And, as Jean Anne Esselink points out at The New Civil Rights Movement, it's also likely to impact one of Davis' key constituencies: married women of childbearing age. Because the new law requires a voter provide original proof — no photocopies allowed — of a court order or legal document reflecting a name change, any married women who have taken their spouses' name but haven't taken the time to wait in line at the DMV to amend their license will now have to prove that they're not fraudulently trying to vote. According to a report from the Brennan Center for Justice, only 66% of women of voting age have access to the kind of ID that's required to vote in Texas as of November 5. 

Because, as we all know, voter fraud happens ALL. THE. TIME. If one redefines "all the time" to mean hardly ever. In 2012, a nationwide study of 2,068 cases of reported voter fraud uncovered just 10 instances of actual fraud. As the Washington Post notes, that amounts to about one case of fraud for every 15 million voters

But by all means, Texas, go ahead and make it even harder for law-abiding citizens to vote. Perhaps no one will notice now that the Supreme Court decimated the Voting Rights Act. 

4. Amid Rabid Homophobia, Russia Passed a Law to Protect Religious Believers' Feelings From Being Hurt

I so wish I were kidding with this headline. But as a new op-ed at our sibling site, The Advocate, reports, Russia's violent crackdown on LGBT people is only one side of the bigoted coin.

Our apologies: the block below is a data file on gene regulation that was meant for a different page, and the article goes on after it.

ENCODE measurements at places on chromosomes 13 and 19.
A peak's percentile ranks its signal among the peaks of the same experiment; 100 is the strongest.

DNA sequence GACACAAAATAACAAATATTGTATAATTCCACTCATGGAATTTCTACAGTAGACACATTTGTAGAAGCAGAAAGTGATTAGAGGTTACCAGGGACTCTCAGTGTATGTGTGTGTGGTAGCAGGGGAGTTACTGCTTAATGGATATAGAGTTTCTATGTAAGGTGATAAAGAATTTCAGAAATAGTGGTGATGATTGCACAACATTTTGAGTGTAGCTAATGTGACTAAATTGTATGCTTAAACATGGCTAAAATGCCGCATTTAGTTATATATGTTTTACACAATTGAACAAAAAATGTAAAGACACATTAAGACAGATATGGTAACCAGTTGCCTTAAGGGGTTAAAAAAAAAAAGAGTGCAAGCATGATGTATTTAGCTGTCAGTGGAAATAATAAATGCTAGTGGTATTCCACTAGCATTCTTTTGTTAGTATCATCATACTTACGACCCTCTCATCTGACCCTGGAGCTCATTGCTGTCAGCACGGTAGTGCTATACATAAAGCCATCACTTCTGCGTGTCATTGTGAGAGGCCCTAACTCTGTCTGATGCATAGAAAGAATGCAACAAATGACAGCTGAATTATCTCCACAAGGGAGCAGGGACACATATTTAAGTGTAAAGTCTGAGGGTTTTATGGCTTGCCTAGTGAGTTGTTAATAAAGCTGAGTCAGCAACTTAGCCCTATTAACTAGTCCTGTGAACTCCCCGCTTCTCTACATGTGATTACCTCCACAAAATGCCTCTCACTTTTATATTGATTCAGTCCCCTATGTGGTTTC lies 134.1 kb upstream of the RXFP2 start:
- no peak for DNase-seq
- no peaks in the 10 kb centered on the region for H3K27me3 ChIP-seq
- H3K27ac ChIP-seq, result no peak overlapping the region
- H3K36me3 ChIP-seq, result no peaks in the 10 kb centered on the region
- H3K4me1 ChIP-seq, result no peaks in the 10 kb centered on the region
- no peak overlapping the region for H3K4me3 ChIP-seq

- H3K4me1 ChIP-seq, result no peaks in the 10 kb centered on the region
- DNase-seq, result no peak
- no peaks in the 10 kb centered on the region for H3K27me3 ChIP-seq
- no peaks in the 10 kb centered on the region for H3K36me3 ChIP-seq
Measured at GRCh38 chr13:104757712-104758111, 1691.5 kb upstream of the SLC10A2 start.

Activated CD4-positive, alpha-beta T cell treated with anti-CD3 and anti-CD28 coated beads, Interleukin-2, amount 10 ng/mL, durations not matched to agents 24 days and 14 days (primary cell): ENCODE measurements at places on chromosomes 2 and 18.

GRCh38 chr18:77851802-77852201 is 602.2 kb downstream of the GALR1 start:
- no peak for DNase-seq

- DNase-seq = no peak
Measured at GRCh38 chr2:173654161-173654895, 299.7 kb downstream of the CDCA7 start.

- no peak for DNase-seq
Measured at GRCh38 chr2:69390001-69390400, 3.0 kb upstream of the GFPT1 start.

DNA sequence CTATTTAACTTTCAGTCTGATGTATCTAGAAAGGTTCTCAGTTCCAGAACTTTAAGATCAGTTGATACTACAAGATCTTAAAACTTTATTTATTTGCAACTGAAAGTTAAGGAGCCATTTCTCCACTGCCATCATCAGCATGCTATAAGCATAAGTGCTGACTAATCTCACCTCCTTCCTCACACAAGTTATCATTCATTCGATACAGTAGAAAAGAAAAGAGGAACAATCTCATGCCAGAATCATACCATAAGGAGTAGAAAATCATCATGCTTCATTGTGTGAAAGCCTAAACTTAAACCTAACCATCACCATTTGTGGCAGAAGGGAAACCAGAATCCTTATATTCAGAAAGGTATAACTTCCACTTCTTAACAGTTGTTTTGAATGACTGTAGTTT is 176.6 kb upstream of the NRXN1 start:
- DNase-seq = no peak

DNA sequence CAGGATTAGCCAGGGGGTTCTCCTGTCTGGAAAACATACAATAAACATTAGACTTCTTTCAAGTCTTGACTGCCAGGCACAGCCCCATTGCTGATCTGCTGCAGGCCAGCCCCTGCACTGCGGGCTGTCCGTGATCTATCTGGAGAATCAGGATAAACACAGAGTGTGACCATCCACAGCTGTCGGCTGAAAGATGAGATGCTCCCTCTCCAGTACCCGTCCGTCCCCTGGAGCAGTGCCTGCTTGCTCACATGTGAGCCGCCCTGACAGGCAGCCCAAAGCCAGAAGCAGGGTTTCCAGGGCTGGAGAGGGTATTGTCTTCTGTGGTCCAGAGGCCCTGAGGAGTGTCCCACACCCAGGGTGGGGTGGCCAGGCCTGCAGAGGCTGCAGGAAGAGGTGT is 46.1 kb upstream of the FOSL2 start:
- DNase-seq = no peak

Russian youth advocate and Moscow council deputy Vera Kichanova illuminates the background behind what will likely be known as Russia's "Pussy Riot Law," which essentially forbids anyone from doing or saying anything that might offend someone with stringent, orthodox (and Christian, of course) religious beliefs. Named after the all-female punk-protest band that saw two of its members convicted to hard labor camps after they performed a 30-second protest against President Vladimir Putin's repressive policies inside a Moscow Cathedral, the law prescribes prison terms of up to three years for "public actions expressing open disrespect for society and committed in an effort to offense the religious feelings of believers." 

"It’s likely not a coincidence that President Vladimir Putin signed into law an antigay bill punishing people for homosexual 'propaganda' on the exact same day the Pussy Riot Law passed," notes the Russian author. "Now we can see how these two laws work together."

To recap, right now in Russia, it is illegal — and punishable by jail time — to wave a rainbow flag, kiss your same-sex partner, say you believe gay people are worthy of basic human dignity in front of a minor, say anything that might offend a religiously devout person…. and just for kicks, if you're a single person living in a country that embraces marriage equality, don't bother trying to adopt one of Russia's estimated 600,000 orphans. They don't need your dirty, queer-loving support. Obviously, avowed homosexuals are banned from adopting, as well. 

This all sounds like the ideal atmosphere in which to host the 2014 Winter Olympics, don't you think? That paragon of sportsmanship and exhibition of human excellence will be on full display in the Russian city of Sochi in February — where President Putin has also banned any form of gathering, demonstration, or rally of any kind throughout the entire city for the full duration of the Games.